Friday, February 4, 2011
Compulsory pasteurization after the war finished off ll the small dairies in Wolverton as I have discussed here.
Only the Co-op was big enough to manage this and post war they had the milk monopoly. Their dairy was at the back of the Co-op grocery on the corner of Jersey Road and Church Street. There was also stabling for the horse.
The picture above is not exactly like the Co-op milk float of the 40s and 50s, but it has many of the same features - rubber wheels, a cab for the delivery people at the front and a flatbed dray for the milk crates.
Each morning, very early, Mr & Mrs Odell would don their brown smocks, load the float and harness the horse (Dobbin?) who would patiently haul the load through Wolverton's streets.The float itself was silent. Only the chink of milk bottles betrayed any sound. Often, outside our house, the horse would arch its tail and leave a pile of steaming horseshit in the middle of the road. Within minutes someone would come along with a shovel and bucket to recycle the offending pile as manure.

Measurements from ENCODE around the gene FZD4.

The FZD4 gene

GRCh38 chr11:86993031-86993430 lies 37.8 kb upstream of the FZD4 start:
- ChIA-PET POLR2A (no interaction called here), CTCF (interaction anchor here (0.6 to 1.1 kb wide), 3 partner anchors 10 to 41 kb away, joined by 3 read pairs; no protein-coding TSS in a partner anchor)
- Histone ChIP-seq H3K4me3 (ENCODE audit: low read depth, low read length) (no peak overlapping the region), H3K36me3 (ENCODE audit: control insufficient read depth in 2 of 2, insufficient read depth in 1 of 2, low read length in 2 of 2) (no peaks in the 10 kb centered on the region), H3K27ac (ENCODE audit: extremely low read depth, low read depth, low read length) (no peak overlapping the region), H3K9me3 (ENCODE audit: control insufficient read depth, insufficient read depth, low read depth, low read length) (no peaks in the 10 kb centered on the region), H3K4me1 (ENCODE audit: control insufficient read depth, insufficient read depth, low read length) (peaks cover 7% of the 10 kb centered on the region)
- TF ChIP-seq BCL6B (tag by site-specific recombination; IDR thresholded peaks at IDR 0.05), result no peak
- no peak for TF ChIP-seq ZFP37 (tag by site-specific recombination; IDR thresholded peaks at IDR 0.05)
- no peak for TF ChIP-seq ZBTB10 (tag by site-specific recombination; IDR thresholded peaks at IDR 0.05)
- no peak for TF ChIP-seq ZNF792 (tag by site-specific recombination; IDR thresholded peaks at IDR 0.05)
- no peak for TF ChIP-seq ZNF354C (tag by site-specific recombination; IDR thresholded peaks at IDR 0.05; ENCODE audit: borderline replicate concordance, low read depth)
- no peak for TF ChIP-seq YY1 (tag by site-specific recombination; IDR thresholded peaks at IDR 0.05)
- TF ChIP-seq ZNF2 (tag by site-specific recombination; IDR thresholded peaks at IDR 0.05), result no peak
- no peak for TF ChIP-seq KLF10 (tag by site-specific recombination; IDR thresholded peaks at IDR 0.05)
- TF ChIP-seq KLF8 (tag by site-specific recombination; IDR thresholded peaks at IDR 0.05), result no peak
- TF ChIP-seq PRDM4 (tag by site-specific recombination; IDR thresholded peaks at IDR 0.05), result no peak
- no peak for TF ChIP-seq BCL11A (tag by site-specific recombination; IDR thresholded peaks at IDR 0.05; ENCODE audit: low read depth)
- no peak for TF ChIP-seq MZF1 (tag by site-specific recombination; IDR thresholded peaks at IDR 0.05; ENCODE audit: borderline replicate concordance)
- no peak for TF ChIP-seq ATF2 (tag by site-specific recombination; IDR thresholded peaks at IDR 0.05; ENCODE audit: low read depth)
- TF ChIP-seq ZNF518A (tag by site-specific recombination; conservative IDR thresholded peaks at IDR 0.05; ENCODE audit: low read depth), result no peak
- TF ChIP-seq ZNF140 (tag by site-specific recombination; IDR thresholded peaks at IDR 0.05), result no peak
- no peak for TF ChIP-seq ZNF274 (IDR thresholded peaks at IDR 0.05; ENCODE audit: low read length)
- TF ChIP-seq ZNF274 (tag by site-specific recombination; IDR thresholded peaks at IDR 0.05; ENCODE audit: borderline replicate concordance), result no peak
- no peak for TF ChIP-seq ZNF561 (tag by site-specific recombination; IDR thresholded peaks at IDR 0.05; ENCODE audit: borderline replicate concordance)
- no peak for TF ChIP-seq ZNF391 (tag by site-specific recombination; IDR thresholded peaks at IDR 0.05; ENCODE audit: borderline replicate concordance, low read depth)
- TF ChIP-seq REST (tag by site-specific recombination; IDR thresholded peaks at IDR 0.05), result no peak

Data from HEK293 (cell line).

The Co-op had a system of milk tokens. You would buy these from the Co-op groceries on Church Street or the Square and leave them on the doorstep - the number depending on how many pints you needed that morning.
Bottles in those days had cardboard tops. On very cold mornings the top would freeze and push ff the lids as it expanded.